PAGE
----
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In Chrome for Android versions 16 and 18 (at least) there is a bug that reports clientX and clientY incorrectly. If the page is scrolled the values of clientX/Y will be incorrect for at least the touchstart event, though not the click event. There is a bug for it here:


Which contains this example, that you can try yourself: http://www.apprisant.com/tab/cd.html

I have made a similar example with canvas here: http://codepen.io/simonsarris/full/dJcvn

These examples work on other mobile browsers (including the plain old Android Browser) but Chrome for Android seems to have broken clientX/Y on (at least some) touch events when scrolled.

Interestingly, clientX and clientY are not broken on the click event like they are on touchstart.

My question is, what's the best workaround to get clientX and clientY working consistently across browsers? It appears that offsetting with window.scrollX and window.scrollY will "solve" the issue, but a good workaround needs to:

  1. Determine that the browser is afflicted or not, preferably without making the user do anything and without resorting to checking the userAgent (so not making any assumptions of specific browser versions). In other words, how do we tell which browsers have bad values for clientX and clientY?
  2. Solve the issue reliably and only on those browsers where it needs solving (presumably, only Chrome for Android and only specific versions of it, as future versions may be fine), Seemingly, offsetting by window.scrollX/Y is the only thing that needs to be done here.
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I'm not sure, but i found this discussion of the problem, maybe it will help you: code.google.com/p/chromium/issues/detail?id=141840#c19 – bonbonez Dec 5 '12 at 21:17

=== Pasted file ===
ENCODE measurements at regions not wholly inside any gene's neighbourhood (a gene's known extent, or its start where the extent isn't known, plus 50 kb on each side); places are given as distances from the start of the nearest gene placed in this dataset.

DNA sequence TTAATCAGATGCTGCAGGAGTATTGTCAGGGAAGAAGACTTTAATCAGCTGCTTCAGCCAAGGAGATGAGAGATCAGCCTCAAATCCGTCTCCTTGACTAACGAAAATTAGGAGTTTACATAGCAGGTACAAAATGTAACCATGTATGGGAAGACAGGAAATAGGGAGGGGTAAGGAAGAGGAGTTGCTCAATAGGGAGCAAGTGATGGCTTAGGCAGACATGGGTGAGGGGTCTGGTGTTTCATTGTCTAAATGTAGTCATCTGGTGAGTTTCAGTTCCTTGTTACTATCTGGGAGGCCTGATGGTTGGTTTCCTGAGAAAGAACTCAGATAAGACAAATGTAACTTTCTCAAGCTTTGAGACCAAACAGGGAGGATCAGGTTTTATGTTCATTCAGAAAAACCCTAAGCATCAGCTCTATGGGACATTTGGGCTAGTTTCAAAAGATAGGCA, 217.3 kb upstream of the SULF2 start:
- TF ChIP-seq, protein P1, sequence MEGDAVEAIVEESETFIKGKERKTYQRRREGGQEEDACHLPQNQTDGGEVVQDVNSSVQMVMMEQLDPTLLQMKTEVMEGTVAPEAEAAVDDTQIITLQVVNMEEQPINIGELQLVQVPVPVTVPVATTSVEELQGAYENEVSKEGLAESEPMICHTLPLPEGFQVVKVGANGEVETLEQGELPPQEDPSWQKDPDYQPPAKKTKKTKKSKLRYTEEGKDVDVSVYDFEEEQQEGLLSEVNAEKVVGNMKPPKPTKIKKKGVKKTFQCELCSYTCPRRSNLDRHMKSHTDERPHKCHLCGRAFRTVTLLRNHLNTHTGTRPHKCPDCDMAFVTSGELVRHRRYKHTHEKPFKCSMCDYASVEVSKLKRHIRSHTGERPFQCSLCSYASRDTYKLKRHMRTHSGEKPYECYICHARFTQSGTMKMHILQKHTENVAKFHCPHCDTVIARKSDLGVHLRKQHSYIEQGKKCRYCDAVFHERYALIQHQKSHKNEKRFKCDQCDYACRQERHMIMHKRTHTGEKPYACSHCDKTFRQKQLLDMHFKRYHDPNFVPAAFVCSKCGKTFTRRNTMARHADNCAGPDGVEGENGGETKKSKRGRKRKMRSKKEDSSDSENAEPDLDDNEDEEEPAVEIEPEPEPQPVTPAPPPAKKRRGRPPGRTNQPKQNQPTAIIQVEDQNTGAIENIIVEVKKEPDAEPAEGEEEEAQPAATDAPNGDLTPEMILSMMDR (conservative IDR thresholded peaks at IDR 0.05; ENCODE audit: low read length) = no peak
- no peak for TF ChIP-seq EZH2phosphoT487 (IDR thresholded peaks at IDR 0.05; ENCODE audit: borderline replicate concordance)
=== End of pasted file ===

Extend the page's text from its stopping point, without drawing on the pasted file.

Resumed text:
Do you have any reasons beyond using the correct value for telling which browsers have this behavior? The workaround makes conditional checking less efficient than just using a different method for calculating clientX/Y. – Randy Hall Dec 7 '12 at 15:45
up vote 11 down vote accepted

Simply use e.pageY - window.scrollY in place of e.clientY (or X, accordingly).

e.pageY will give you where the event happened, and offsetting by window.scrollY will "remove the blank space" that is off-screen due to scroll. You COULD conditional check that e.pageY - window.scrollY === e.clientY, but since the workaround gives you the correct value, and you have to calculate it to check it anyways, that would be counter-intuitive.

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Hold on something is wrong. Will modify answer shortly, sorry for the confusion. – Randy Hall Dec 7 '12 at 15:30
Okay fixed. Sorry all. – Randy Hall Dec 7 '12 at 15:43
Using e.pageY - window.scrollY in place of e.clientY seems very possible assuming that it always equals the proper value. Can we be certain of that? – Simon Sarris Dec 7 '12 at 15:55
If you're looking to get the position on the current viewport that the event happened, yes. window.scrollY is the distance the screen is from the top of the document, and e.pageY is the distance the event is from the top of the document. There is ONE condition where you'd have to be careful, and that's if you were using some fo-scolling wrapping element instead of the window to scroll the page. Don't know why you would, but there it is. – Randy Hall Dec 7 '12 at 15:58
I'm not sure that's enough. I need coordinate code for canvas clicks and touches that is bulletproof in as many DOM situations as possible – Simon Sarris Dec 7 '12 at 16:17

I would start by checking that

<meta name="viewport" content="width=device-width, initial-scale=1">

is used. This has fixed a LOT of positional problems in mobile browser applications, particularly with Android. Not sure if it would help your particular problem, but worth a shot.

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You can subscribe for touchstart event on the canvas and use the .offset() and e.pageX to get the position within the canvas.

$('#my-canvas').on('touchstart', function (startEvent) {
    var offset = $(this).offset();

    $(this).on('touchmove', function (moveEvent) {
        var pos = {
            x: moveEvent.pageX - offset.left,
            y: moveEvent.pageY - offset.top
share|improve this answer
Will this work for all possible DOM configurations? I used to use PageX/Y and offset but had to stop because the way Firefox treated the offset was different than other browsers. I seem to remember inline divs being the issue but I don't recall now. – Simon Sarris Dec 13 '12 at 14:53
canvas is inline by default and it works. You'll have to try and see. Also, you can also special-case Chrome to use this and rely on clientX for other browsers. – Emil Ivanov Dec 13 '12 at 19:30

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